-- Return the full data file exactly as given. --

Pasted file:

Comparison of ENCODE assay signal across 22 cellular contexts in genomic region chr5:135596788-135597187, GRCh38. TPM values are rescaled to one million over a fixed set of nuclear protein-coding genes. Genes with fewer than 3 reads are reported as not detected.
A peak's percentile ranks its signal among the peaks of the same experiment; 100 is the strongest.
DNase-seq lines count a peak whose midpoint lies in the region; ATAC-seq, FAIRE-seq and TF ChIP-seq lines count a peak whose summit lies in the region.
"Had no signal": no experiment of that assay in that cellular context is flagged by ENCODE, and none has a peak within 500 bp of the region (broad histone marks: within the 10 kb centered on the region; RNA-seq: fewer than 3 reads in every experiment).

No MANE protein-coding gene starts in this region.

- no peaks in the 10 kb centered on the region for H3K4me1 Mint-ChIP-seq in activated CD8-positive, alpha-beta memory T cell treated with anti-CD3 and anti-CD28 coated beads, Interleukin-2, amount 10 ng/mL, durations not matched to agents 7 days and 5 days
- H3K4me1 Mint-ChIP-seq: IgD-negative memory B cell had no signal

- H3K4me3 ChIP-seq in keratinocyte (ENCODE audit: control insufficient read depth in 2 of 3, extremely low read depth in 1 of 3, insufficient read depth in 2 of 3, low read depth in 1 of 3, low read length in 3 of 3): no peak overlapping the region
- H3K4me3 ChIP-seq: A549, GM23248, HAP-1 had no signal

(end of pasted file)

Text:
Comparison of ENCODE assay signal across 22 cellular contexts in genomic region chr5:135596788-135597187, GRCh38. TPM values are rescaled to one million over a fixed set of nuclear protein-coding genes. Genes with fewer than 3 reads are reported as not detected.
A peak's percentile ranks its signal among the peaks of the same experiment; 100 is the strongest.
DNase-seq lines count a peak whose midpoint lies in the region; ATAC-seq, FAIRE-seq and TF ChIP-seq lines count a peak whose summit lies in the region.
"Had no signal": no experiment of that assay in that cellular context is flagged by ENCODE, and none has a peak within 500 bp of the region (broad histone marks: within the 10 kb centered on the region; RNA-seq: fewer than 3 reads in every experiment).

No MANE protein-coding gene starts in this region.

- no peaks in the 10 kb centered on the region for H3K4me1 Mint-ChIP-seq in activated CD8-positive, alpha-beta memory T cell treated with anti-CD3 and anti-CD28 coated beads, Interleukin-2, amount 10 ng/mL, durations not matched to agents 7 days and 5 days
- H3K4me1 Mint-ChIP-seq: IgD-negative memory B cell had no signal

- H3K4me3 ChIP-seq in keratinocyte (ENCODE audit: control insufficient read depth in 2 of 3, extremely low read depth in 1 of 3, insufficient read depth in 2 of 3, low read depth in 1 of 3, low read length in 3 of 3): no peak overlapping the region
- H3K4me3 ChIP-seq: A549, GM23248, HAP-1 had no signal